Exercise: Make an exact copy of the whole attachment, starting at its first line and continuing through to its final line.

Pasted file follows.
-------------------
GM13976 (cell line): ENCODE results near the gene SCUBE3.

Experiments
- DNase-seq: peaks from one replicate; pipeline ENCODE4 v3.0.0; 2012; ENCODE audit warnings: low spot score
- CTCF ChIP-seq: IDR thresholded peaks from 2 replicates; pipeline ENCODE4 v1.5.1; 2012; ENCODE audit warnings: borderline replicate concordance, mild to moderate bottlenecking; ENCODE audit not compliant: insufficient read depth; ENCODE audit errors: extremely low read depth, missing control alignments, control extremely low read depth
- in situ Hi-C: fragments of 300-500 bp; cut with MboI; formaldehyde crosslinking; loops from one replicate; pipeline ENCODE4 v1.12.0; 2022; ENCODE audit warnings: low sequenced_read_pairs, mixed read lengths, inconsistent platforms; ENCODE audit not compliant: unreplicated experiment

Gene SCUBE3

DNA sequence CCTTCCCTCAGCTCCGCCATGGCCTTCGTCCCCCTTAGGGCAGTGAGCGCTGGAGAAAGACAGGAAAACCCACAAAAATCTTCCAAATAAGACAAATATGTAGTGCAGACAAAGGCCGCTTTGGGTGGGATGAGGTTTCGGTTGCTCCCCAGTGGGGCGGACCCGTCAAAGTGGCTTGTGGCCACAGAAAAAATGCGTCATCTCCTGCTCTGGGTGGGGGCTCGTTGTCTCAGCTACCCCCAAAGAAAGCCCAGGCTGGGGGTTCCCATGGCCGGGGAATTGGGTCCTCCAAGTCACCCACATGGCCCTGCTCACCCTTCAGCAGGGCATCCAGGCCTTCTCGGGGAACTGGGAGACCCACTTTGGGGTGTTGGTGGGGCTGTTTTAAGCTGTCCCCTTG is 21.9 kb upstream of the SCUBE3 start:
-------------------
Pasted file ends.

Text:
GM13976 (cell line): ENCODE results near the gene SCUBE3.

Experiments
- DNase-seq: peaks from one replicate; pipeline ENCODE4 v3.0.0; 2012; ENCODE audit warnings: low spot score
- CTCF ChIP-seq: IDR thresholded peaks from 2 replicates; pipeline ENCODE4 v1.5.1; 2012; ENCODE audit warnings: borderline replicate concordance, mild to moderate bottlenecking; ENCODE audit not compliant: insufficient read depth; ENCODE audit errors: extremely low read depth, missing control alignments, control extremely low read depth
- in situ Hi-C: fragments of 300-500 bp; cut with MboI; formaldehyde crosslinking; loops from one replicate; pipeline ENCODE4 v1.12.0; 2022; ENCODE audit warnings: low sequenced_read_pairs, mixed read lengths, inconsistent platforms; ENCODE audit not compliant: unreplicated experiment

Gene SCUBE3

DNA sequence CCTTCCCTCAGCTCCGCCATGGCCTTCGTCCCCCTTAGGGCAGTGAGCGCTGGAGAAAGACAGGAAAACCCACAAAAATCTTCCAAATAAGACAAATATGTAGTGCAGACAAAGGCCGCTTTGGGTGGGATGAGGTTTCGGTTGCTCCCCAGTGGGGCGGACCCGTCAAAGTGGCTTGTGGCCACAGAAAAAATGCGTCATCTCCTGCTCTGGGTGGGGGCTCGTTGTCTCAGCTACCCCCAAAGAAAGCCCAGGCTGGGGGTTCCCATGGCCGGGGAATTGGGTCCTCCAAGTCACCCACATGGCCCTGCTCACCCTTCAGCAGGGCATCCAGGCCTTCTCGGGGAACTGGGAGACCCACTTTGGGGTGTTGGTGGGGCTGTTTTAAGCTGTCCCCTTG is 21.9 kb upstream of the SCUBE3 start: